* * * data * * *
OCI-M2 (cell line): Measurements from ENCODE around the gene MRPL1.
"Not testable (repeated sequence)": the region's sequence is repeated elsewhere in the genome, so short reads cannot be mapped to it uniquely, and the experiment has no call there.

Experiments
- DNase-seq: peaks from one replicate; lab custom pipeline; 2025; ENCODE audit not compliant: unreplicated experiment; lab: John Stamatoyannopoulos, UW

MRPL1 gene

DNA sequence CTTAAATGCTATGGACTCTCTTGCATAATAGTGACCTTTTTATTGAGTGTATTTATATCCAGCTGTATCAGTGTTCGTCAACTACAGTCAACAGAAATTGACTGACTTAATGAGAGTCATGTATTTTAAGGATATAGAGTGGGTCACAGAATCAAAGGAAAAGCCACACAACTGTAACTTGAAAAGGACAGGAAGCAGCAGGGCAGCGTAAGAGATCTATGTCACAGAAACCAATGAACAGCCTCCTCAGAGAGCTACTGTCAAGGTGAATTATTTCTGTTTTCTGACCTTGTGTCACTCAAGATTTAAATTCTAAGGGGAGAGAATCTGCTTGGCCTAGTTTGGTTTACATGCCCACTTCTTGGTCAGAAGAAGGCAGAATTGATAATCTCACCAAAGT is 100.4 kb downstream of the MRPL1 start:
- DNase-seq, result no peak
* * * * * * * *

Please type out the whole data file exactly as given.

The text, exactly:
OCI-M2 (cell line): Measurements from ENCODE around the gene MRPL1.
"Not testable (repeated sequence)": the region's sequence is repeated elsewhere in the genome, so short reads cannot be mapped to it uniquely, and the experiment has no call there.

Experiments
- DNase-seq: peaks from one replicate; lab custom pipeline; 2025; ENCODE audit not compliant: unreplicated experiment; lab: John Stamatoyannopoulos, UW

MRPL1 gene

DNA sequence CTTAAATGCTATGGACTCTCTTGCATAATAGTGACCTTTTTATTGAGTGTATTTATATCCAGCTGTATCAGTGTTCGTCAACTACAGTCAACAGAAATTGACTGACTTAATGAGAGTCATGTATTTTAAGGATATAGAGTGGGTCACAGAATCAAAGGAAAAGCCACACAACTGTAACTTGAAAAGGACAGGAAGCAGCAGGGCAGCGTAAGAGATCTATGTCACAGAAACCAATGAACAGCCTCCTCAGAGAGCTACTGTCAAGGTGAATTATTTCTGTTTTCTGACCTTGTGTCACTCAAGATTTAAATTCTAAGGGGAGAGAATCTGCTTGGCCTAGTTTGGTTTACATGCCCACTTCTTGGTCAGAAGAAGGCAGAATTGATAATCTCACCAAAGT is 100.4 kb downstream of the MRPL1 start:
- DNase-seq, result no peak